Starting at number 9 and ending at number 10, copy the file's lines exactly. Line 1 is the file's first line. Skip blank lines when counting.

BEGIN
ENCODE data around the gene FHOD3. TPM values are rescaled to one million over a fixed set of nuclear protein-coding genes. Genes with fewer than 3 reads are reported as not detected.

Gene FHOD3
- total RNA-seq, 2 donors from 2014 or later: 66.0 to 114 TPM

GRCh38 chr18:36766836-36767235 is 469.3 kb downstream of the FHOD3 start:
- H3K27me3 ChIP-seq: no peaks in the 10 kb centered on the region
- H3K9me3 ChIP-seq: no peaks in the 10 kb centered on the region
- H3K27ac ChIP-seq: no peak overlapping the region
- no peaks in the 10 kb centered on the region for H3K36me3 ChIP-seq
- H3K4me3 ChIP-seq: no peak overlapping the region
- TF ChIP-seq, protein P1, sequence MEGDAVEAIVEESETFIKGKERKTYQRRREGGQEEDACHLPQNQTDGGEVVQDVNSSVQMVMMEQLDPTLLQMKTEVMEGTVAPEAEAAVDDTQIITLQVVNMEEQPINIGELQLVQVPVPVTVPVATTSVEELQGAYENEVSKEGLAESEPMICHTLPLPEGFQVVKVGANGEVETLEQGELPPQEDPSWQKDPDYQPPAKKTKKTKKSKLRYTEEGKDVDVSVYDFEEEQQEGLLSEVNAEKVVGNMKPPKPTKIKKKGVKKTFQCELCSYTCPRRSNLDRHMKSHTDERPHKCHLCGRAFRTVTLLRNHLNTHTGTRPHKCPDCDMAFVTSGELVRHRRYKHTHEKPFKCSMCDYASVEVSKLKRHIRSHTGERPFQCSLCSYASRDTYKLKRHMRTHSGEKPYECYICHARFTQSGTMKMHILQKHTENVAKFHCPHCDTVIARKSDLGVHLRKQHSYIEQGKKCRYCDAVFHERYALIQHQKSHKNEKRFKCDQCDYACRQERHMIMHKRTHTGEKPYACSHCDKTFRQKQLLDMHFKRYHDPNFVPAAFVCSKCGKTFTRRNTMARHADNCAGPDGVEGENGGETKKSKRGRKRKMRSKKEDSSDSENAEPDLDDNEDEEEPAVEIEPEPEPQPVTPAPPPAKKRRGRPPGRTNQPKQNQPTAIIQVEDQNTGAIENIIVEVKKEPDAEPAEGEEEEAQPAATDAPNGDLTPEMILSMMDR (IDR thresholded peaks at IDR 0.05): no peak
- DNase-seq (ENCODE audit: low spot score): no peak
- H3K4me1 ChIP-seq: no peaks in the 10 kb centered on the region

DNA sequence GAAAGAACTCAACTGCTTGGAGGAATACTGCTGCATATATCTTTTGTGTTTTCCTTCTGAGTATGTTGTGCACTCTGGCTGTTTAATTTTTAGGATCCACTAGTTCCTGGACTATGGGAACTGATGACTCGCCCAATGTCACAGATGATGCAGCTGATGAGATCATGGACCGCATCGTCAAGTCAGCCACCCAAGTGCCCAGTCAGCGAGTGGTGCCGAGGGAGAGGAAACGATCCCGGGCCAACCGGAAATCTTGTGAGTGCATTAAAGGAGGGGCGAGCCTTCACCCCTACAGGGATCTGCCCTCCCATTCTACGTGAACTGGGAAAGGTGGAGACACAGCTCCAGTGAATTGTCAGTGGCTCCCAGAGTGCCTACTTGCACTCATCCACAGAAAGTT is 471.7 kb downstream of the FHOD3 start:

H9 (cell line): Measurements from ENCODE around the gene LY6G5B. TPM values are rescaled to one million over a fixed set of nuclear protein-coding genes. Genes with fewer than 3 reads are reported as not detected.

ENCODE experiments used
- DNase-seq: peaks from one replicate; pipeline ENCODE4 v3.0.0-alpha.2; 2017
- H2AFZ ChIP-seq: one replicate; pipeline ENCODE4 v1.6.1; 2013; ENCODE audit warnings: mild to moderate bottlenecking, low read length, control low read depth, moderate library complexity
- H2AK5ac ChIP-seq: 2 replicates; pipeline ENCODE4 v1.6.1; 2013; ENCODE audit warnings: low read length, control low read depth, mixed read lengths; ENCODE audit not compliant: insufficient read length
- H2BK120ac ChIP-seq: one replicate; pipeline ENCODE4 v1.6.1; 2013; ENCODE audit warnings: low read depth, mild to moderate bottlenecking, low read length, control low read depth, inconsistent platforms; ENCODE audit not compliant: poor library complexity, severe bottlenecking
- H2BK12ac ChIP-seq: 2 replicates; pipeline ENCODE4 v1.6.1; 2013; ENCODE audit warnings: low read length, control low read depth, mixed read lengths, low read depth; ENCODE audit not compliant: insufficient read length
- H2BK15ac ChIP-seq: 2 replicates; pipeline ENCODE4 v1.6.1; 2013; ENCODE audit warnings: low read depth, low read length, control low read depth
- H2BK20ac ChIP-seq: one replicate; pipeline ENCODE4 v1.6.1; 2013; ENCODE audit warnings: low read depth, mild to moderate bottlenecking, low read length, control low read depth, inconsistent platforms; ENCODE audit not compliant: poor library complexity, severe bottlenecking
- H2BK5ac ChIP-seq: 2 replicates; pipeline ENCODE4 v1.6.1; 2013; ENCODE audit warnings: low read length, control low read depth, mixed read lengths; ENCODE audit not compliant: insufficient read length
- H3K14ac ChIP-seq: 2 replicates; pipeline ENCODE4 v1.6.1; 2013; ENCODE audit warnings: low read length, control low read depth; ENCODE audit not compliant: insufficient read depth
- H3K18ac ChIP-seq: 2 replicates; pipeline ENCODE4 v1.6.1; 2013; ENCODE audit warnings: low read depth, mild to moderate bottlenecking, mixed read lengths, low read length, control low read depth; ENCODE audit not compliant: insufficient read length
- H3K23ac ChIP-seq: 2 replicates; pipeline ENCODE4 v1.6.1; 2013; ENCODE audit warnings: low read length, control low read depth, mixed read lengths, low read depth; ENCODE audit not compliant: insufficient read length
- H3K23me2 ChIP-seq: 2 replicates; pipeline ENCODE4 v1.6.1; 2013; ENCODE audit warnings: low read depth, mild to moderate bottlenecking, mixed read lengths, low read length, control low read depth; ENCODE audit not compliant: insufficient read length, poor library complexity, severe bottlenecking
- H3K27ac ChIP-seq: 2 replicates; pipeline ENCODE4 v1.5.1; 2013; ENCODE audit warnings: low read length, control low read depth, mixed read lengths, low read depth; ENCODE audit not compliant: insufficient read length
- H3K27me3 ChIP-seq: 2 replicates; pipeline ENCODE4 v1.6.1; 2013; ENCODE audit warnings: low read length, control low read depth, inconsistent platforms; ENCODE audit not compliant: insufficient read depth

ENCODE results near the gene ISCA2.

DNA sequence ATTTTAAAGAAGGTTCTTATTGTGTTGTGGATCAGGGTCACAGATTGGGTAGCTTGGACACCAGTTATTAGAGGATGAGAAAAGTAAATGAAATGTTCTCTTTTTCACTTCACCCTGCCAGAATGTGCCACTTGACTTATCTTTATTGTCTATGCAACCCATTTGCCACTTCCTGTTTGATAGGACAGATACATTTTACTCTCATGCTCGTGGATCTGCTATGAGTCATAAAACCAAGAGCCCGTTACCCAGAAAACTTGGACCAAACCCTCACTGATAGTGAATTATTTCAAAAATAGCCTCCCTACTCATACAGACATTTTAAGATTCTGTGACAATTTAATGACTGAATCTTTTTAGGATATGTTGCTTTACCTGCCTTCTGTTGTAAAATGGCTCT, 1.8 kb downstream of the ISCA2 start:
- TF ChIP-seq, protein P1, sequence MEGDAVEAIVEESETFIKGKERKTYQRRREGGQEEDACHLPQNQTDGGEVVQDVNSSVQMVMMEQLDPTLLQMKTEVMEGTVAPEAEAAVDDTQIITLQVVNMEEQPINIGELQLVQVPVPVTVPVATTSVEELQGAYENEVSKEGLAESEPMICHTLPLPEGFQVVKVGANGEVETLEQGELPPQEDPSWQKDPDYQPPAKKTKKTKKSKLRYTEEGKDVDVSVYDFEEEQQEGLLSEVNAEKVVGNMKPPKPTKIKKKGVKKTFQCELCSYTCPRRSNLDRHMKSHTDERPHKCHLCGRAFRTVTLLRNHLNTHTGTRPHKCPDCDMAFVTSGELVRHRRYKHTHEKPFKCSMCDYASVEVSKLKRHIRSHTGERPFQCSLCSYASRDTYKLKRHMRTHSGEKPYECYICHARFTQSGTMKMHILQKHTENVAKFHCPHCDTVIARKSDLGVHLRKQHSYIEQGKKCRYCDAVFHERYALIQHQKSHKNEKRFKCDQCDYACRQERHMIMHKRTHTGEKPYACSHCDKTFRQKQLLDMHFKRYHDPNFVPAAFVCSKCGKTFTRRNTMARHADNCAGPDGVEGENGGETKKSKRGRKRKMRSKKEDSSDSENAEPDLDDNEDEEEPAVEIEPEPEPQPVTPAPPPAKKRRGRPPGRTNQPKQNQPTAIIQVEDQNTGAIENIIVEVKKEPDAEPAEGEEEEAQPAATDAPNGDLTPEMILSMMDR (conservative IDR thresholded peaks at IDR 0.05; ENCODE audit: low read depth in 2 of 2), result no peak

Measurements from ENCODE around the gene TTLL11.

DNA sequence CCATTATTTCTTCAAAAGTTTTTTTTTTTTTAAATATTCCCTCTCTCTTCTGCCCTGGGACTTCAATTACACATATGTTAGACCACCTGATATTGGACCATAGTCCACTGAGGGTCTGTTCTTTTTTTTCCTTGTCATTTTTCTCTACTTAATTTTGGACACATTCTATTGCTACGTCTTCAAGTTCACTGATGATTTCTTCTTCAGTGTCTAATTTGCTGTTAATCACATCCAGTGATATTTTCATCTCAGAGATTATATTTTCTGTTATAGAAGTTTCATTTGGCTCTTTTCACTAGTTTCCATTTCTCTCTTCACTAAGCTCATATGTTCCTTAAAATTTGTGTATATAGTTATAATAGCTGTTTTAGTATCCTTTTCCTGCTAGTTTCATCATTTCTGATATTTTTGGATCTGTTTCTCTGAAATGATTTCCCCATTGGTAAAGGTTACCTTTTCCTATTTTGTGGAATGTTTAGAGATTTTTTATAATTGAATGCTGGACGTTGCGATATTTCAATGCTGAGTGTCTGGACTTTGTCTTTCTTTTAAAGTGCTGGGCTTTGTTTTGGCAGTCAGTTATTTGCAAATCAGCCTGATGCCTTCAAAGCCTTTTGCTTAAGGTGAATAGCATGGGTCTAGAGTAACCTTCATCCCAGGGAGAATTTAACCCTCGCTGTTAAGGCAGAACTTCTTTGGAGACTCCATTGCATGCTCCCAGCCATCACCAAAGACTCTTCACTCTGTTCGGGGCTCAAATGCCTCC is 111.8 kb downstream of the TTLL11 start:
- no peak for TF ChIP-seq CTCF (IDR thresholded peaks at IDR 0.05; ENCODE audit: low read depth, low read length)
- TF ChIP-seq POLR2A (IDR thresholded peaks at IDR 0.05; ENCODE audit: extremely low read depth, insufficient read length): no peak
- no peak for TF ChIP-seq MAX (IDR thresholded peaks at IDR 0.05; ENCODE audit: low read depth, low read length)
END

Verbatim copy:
- H3K4me3 ChIP-seq: no peak overlapping the region
- TF ChIP-seq, protein P1, sequence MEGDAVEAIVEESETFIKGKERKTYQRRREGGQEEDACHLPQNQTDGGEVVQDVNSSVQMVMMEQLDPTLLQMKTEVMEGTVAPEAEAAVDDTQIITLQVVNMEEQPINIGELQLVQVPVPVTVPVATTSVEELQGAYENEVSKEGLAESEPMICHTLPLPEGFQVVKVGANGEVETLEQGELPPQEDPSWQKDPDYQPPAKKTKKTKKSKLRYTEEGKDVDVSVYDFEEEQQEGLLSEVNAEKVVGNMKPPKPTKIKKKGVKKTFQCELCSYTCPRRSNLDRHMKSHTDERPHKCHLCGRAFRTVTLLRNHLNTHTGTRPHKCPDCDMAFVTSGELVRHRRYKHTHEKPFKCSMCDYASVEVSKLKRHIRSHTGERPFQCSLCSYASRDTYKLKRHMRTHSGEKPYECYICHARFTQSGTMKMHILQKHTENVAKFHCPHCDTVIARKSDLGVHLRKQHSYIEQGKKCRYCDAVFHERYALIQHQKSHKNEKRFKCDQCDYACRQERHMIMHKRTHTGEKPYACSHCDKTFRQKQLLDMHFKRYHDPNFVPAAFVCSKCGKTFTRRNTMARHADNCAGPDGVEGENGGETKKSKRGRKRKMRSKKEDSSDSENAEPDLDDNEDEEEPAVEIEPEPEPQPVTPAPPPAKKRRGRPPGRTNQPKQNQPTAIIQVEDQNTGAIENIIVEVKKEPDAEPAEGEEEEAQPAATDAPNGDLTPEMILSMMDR (IDR thresholded peaks at IDR 0.05): no peak